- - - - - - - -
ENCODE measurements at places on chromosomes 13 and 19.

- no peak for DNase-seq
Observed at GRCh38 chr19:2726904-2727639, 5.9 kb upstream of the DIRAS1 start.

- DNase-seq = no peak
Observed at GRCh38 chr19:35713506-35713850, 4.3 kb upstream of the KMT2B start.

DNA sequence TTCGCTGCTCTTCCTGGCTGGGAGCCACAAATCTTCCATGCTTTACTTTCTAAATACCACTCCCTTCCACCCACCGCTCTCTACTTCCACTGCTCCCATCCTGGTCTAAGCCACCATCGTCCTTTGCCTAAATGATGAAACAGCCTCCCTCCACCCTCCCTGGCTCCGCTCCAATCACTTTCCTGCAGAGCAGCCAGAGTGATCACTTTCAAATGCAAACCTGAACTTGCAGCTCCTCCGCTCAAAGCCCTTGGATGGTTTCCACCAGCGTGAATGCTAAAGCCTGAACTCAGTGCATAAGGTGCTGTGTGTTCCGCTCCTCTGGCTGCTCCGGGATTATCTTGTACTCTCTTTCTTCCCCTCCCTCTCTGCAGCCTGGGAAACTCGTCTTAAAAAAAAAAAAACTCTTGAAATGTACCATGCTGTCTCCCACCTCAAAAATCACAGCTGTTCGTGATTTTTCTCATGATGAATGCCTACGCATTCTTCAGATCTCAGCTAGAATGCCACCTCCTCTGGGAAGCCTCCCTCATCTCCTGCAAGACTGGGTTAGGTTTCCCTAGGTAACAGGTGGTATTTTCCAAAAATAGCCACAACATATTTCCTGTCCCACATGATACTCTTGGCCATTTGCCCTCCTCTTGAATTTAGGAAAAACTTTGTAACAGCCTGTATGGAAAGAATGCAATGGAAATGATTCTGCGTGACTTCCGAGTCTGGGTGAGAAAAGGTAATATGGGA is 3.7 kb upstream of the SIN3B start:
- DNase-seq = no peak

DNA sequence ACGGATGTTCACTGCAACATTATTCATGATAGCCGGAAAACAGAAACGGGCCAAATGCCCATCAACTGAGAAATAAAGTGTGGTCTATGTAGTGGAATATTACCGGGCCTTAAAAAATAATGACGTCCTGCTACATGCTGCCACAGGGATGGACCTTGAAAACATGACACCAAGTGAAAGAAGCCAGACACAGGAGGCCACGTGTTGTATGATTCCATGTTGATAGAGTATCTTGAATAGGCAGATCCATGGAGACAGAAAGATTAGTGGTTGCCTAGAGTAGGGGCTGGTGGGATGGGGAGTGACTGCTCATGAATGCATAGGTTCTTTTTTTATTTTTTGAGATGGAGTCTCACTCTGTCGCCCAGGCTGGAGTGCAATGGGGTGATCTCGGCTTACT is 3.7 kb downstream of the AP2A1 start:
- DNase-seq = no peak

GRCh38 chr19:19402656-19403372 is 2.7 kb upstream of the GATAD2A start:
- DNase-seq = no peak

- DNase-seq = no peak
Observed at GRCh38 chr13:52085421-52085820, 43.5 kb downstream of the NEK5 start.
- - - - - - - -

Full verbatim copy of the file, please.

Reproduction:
ENCODE measurements at places on chromosomes 13 and 19.

- no peak for DNase-seq
Observed at GRCh38 chr19:2726904-2727639, 5.9 kb upstream of the DIRAS1 start.

- DNase-seq = no peak
Observed at GRCh38 chr19:35713506-35713850, 4.3 kb upstream of the KMT2B start.

DNA sequence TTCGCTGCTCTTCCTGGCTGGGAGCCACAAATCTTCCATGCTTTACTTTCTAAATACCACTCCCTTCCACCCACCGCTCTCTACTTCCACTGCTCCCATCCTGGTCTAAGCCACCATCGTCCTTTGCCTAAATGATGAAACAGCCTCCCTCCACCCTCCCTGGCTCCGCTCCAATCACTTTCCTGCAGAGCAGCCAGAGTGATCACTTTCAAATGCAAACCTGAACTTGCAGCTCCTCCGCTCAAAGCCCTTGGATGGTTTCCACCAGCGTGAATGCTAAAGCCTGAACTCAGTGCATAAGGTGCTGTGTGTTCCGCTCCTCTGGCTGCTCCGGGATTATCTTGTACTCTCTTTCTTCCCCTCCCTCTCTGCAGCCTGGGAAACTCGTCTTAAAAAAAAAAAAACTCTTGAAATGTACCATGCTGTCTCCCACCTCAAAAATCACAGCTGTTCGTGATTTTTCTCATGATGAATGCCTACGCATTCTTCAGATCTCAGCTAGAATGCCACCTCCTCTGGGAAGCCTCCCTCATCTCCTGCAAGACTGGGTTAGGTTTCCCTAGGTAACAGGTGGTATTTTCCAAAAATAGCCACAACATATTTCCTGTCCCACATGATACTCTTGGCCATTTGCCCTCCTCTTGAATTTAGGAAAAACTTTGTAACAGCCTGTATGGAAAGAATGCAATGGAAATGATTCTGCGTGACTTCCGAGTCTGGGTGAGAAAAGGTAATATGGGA is 3.7 kb upstream of the SIN3B start:
- DNase-seq = no peak

DNA sequence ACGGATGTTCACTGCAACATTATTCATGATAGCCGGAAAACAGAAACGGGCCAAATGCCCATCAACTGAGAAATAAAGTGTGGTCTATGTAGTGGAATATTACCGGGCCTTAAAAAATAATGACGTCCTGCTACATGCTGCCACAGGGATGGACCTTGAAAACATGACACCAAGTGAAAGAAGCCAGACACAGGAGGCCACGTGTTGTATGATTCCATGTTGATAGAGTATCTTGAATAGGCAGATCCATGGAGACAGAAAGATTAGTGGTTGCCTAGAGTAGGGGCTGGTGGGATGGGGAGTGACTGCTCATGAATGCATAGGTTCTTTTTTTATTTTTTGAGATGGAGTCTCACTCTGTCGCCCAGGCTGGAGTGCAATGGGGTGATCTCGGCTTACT is 3.7 kb downstream of the AP2A1 start:
- DNase-seq = no peak

GRCh38 chr19:19402656-19403372 is 2.7 kb upstream of the GATAD2A start:
- DNase-seq = no peak

- DNase-seq = no peak
Observed at GRCh38 chr13:52085421-52085820, 43.5 kb downstream of the NEK5 start.